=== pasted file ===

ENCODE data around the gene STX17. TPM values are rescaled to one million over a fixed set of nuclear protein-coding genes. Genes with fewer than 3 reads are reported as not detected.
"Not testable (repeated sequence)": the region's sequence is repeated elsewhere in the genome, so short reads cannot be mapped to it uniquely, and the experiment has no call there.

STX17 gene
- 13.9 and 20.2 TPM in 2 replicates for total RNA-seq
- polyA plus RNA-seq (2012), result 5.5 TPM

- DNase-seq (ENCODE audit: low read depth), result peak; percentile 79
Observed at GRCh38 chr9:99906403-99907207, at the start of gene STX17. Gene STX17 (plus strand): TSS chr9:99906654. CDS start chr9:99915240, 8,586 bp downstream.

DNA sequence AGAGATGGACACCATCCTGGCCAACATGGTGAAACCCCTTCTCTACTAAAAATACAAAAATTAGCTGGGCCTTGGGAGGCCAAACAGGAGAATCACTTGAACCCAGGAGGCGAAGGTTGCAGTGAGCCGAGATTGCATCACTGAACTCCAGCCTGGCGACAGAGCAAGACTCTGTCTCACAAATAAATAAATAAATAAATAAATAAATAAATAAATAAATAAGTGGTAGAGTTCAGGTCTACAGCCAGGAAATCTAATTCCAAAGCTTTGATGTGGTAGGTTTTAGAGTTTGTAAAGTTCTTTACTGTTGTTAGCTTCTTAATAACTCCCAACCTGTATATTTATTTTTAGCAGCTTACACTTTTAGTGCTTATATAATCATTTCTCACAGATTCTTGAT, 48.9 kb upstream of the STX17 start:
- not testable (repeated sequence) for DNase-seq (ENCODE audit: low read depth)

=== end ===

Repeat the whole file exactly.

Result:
ENCODE data around the gene STX17. TPM values are rescaled to one million over a fixed set of nuclear protein-coding genes. Genes with fewer than 3 reads are reported as not detected.
"Not testable (repeated sequence)": the region's sequence is repeated elsewhere in the genome, so short reads cannot be mapped to it uniquely, and the experiment has no call there.

STX17 gene
- 13.9 and 20.2 TPM in 2 replicates for total RNA-seq
- polyA plus RNA-seq (2012), result 5.5 TPM

- DNase-seq (ENCODE audit: low read depth), result peak; percentile 79
Observed at GRCh38 chr9:99906403-99907207, at the start of gene STX17. Gene STX17 (plus strand): TSS chr9:99906654. CDS start chr9:99915240, 8,586 bp downstream.

DNA sequence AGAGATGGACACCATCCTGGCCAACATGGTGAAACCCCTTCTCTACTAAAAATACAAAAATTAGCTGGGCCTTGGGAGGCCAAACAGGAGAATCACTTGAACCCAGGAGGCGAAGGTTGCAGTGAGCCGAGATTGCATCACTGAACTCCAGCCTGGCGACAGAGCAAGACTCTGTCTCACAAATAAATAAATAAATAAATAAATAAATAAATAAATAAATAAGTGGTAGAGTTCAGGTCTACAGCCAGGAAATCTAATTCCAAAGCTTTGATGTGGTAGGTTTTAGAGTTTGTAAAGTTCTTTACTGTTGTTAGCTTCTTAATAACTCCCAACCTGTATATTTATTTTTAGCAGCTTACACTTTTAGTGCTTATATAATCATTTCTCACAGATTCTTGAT, 48.9 kb upstream of the STX17 start:
- not testable (repeated sequence) for DNase-seq (ENCODE audit: low read depth)